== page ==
FullStack Academy Lessons Learned in Junior Phase

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Hello. Welcome to my first blog post. My name is Jason Morris. I am an aspiring Software Developer who is currently in the middle of a coding Bootcamp called Fullstack Academy. The main topics that have been covered:

  • Backend
    • Express.js – A backend JavaScript Framework that is used for routing
    • Sequelize – A JavaScript library used for interfacing with SQL databases
  • Frontend
    • React – A JavaScript library that utilizes reusable UI components
    • Redux – A library that allows users to hold state in store globally

Back-End

My favorite part was learning the backend. Because I had never learned SQL, I always wanted to know how the backend of a website was made. What were databases? Even though I had used API’s before, I always wanted to know how they were built. Now I know! In our curriculum, we learned how to create databases using PostgreSQL, we learned how to query databases using simple SQL commands, and we learned how to set up routing with Express and Sequelize to get data from the databases. I always wondered how a particular API was able to give you specific dynamic data based on the URL you typed in. For example, when you type in: www.FakeSportsAPI.com/nfl/2018/scoreboard I might get the scores of all of the games for the 2018 NFL season in json format. But if you type in www.FakeSportsAPI.com/nfl/2018/scoreboard?fordate=20181209&team=CHI then you can get the score of the bears game for December 9 in json format. It seemed very interesting to me. How did that work? Now I know you can set up routes using Express that run specific SQL requests (using Sequelize) to get data from the database based on the URL that you type in. That’s really cool!

Front-End

Learning the front-end of the web development lifecycle involved learning both React and Redux. I have done front-end development before using Java for an Android application, HTML, CSS, and JavaScript for a website, a Python desktop application, and WordPress to build this website. But I had never learned React. React is probably the most important thing that we learn in FullStack. Now since I am still a novice at web development, I could be wrong on this but this is how I think of React:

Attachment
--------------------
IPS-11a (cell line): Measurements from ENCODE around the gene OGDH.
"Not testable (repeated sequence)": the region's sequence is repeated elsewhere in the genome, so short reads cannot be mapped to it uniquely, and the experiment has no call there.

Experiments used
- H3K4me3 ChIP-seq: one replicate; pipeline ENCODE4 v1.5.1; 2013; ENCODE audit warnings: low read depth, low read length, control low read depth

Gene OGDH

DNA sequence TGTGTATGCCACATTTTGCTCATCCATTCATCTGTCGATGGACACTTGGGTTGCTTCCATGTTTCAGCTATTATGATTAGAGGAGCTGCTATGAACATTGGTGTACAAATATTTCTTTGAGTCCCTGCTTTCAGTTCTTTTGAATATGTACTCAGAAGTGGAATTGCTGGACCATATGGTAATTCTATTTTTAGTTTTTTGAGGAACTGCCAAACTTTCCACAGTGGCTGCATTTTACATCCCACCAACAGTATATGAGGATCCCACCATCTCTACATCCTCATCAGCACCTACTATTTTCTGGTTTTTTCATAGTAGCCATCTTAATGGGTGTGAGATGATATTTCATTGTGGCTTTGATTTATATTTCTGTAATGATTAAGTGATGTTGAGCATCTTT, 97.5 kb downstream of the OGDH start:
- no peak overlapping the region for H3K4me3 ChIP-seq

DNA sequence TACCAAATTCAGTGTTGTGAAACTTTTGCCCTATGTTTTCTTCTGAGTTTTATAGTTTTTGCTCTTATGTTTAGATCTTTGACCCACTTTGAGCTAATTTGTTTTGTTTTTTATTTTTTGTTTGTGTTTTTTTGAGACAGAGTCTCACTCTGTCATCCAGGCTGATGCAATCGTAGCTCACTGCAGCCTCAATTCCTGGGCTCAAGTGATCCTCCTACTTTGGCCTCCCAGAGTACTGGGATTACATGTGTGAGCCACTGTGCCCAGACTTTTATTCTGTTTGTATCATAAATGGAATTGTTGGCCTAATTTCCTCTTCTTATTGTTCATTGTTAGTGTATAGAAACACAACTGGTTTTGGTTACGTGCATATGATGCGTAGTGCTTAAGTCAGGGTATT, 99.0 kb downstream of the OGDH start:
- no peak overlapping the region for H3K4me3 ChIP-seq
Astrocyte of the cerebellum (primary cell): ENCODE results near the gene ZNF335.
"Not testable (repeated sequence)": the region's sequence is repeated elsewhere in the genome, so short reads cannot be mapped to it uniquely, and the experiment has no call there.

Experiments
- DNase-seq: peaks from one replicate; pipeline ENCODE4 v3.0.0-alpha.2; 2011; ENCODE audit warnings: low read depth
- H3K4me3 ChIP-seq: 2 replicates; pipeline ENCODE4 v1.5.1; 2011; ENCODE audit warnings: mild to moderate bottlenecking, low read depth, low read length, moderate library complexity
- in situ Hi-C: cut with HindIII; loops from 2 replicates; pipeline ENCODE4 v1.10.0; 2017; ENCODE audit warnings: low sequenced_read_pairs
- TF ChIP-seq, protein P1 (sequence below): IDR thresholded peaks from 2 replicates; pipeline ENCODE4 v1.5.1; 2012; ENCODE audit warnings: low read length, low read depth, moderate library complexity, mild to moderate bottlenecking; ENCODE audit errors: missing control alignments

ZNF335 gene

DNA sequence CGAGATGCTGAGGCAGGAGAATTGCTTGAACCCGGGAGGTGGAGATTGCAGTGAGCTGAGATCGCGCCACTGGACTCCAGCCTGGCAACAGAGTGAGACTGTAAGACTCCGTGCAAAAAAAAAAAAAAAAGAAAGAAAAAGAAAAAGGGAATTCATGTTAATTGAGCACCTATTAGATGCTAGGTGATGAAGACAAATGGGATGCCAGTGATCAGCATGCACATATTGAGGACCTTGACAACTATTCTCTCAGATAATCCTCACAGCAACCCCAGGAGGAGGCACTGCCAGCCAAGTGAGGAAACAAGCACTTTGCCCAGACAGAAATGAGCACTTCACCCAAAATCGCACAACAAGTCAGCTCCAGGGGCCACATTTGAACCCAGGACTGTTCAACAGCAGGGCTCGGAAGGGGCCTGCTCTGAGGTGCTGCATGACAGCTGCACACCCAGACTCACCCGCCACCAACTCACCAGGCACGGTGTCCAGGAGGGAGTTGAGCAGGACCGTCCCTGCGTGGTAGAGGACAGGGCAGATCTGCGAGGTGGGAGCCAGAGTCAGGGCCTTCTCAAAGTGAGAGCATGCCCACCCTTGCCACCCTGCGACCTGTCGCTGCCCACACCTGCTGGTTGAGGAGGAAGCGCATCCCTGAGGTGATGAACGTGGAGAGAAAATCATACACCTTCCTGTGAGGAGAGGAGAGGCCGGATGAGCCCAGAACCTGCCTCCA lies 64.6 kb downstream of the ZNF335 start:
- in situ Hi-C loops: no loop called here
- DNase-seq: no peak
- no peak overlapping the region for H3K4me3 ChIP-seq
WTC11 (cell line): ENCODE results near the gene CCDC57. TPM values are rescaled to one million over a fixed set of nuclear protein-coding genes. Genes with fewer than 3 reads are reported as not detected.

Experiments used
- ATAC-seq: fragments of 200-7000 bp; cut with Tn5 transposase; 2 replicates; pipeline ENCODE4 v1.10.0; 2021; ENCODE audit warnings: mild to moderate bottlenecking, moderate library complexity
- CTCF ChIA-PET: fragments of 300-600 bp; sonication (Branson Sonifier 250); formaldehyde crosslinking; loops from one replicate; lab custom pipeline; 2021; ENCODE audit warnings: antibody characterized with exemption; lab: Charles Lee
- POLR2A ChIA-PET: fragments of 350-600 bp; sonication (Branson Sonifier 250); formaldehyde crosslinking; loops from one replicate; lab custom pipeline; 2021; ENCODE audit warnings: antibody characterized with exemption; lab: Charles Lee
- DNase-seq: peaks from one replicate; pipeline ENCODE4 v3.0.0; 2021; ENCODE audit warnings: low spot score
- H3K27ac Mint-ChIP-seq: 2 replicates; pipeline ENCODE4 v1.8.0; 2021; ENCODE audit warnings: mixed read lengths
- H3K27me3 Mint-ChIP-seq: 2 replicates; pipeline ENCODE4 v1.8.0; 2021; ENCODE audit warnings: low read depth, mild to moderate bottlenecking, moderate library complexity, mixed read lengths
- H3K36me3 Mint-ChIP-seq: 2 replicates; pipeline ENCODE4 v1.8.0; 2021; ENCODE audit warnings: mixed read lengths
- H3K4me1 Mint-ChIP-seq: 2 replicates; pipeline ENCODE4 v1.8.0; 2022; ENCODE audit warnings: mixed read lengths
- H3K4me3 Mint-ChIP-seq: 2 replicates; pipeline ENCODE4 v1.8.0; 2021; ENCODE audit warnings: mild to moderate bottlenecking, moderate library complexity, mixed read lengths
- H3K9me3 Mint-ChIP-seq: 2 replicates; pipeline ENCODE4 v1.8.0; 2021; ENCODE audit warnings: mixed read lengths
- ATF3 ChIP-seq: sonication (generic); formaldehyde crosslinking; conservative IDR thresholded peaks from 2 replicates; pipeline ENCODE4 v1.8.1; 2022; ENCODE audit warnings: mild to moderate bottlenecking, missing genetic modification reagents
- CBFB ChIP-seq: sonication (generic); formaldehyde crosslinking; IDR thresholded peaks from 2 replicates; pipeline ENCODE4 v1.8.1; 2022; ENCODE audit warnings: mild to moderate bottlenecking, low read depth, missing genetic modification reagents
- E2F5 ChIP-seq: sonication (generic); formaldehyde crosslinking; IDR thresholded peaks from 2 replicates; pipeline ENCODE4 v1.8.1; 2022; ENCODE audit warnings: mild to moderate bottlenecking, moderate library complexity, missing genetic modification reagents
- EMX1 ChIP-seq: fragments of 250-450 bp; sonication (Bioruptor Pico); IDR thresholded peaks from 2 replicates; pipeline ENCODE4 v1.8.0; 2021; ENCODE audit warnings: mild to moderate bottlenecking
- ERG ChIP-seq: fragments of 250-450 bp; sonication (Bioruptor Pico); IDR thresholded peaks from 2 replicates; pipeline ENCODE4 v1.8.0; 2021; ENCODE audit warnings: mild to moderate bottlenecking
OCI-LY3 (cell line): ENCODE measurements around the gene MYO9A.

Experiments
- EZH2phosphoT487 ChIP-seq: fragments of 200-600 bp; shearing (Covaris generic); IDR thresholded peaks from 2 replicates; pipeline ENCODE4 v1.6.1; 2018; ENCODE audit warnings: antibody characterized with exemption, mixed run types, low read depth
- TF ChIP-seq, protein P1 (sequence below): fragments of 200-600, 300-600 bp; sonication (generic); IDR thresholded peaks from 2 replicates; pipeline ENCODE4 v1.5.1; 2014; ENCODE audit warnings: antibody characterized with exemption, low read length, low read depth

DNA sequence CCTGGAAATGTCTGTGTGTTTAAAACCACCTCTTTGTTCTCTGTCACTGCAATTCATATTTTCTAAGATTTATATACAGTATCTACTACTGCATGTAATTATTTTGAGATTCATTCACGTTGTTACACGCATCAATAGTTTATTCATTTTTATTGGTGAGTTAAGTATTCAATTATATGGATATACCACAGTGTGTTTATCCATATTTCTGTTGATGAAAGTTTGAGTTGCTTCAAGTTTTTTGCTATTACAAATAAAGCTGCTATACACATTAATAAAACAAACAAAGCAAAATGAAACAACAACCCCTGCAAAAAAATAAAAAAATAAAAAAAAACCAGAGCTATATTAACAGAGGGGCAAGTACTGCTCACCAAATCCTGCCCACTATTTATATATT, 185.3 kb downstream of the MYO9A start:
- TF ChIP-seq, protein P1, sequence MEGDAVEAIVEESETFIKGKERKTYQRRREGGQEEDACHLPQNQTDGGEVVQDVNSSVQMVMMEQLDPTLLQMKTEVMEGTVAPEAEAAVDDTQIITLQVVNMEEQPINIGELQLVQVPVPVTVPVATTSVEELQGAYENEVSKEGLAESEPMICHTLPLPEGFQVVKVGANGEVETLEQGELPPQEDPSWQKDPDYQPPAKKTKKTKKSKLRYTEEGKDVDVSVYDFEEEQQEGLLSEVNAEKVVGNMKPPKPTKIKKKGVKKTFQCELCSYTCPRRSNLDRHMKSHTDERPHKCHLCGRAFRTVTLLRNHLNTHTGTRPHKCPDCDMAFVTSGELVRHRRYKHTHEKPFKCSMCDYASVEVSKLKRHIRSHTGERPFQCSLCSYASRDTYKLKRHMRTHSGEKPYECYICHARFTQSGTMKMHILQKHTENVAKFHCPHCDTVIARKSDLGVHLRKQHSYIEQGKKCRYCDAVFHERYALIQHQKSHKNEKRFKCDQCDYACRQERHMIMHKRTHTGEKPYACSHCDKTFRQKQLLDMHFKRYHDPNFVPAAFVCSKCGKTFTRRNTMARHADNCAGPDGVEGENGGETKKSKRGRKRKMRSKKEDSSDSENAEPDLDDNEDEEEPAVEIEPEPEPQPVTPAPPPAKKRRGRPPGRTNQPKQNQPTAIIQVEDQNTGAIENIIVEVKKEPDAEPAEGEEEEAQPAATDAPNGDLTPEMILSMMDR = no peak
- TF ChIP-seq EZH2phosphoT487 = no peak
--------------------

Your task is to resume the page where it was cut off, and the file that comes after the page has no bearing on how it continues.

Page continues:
HTML is a markup language. Not a programming language. So you can’t reuse the same code without rewriting your HTML in different places. React tries to fix this problem. React is a cool tool that gives users the power to create reusable UI components. This gets rid of a lot of the redundancy that’s involved in developing websites in just HTML and CSS.

One cool thing you can do with react is set the state in the constructor of your UI component. State can change, which means the components will also change. Sometimes you want access to state from different components. This can be tricky at times when lots of components are connected in different ways. That is where Redux comes in. Redux gives you the power to build a store that any component has access to. This store holds the state of different components. Even though I know and understand Redux, I still don’t fully know and understant React-Redux. This is something I plan to work on and understand in the next week or so.

Miscellaneous Thoughts

There are a lot of things I think about when it comes to technology.

Cross-Platform Applications

Will there still be a benefit to creating applications on their native Operating System in the future? For example, if someone wants to create an application that everyone can use, will there still be any benefit to create that application for Android, iOS, Windows, Mac, and Linux? Or will we ever get to a point where the user can just create the application to work cross-platform. I know there are applications you can use such as Xamarin and React Native to do this, but it is still not ideal (from my understanding).

Converging to Linux

Will we ever just agree on one Operating System? There are major pros and cons of all three. So if that is going to happen, it’s probably not in the near future. I personally enjoy Linux the most. It is open source which I like and much lighter weight and less vulnerable than the Windows Operating System I grew up on. Linux is also free and you can install it on any hardware you like. As opposed to Mac which outlines in the user license agreement that you can’t put their OS on anything that’s not made by Apple. But Linux falls short when it comes to content creation. Adobe Photoshop is not supported on Linux. Neither are most popular video editing softwares such as Sony Vegas, Adobe Premiere, or Apple FinalCut. However, Open Source applications are on the rise. Applications such as KDenLive (for video editing) and Gimp when it comes to photo editing. I honestly have never used them but from my understanding they are still not as good as the applications that are offered on Mac and Windows. If those applications ever do catch up, will there be any benefit to using Windows or Mac as opposed to Linux?

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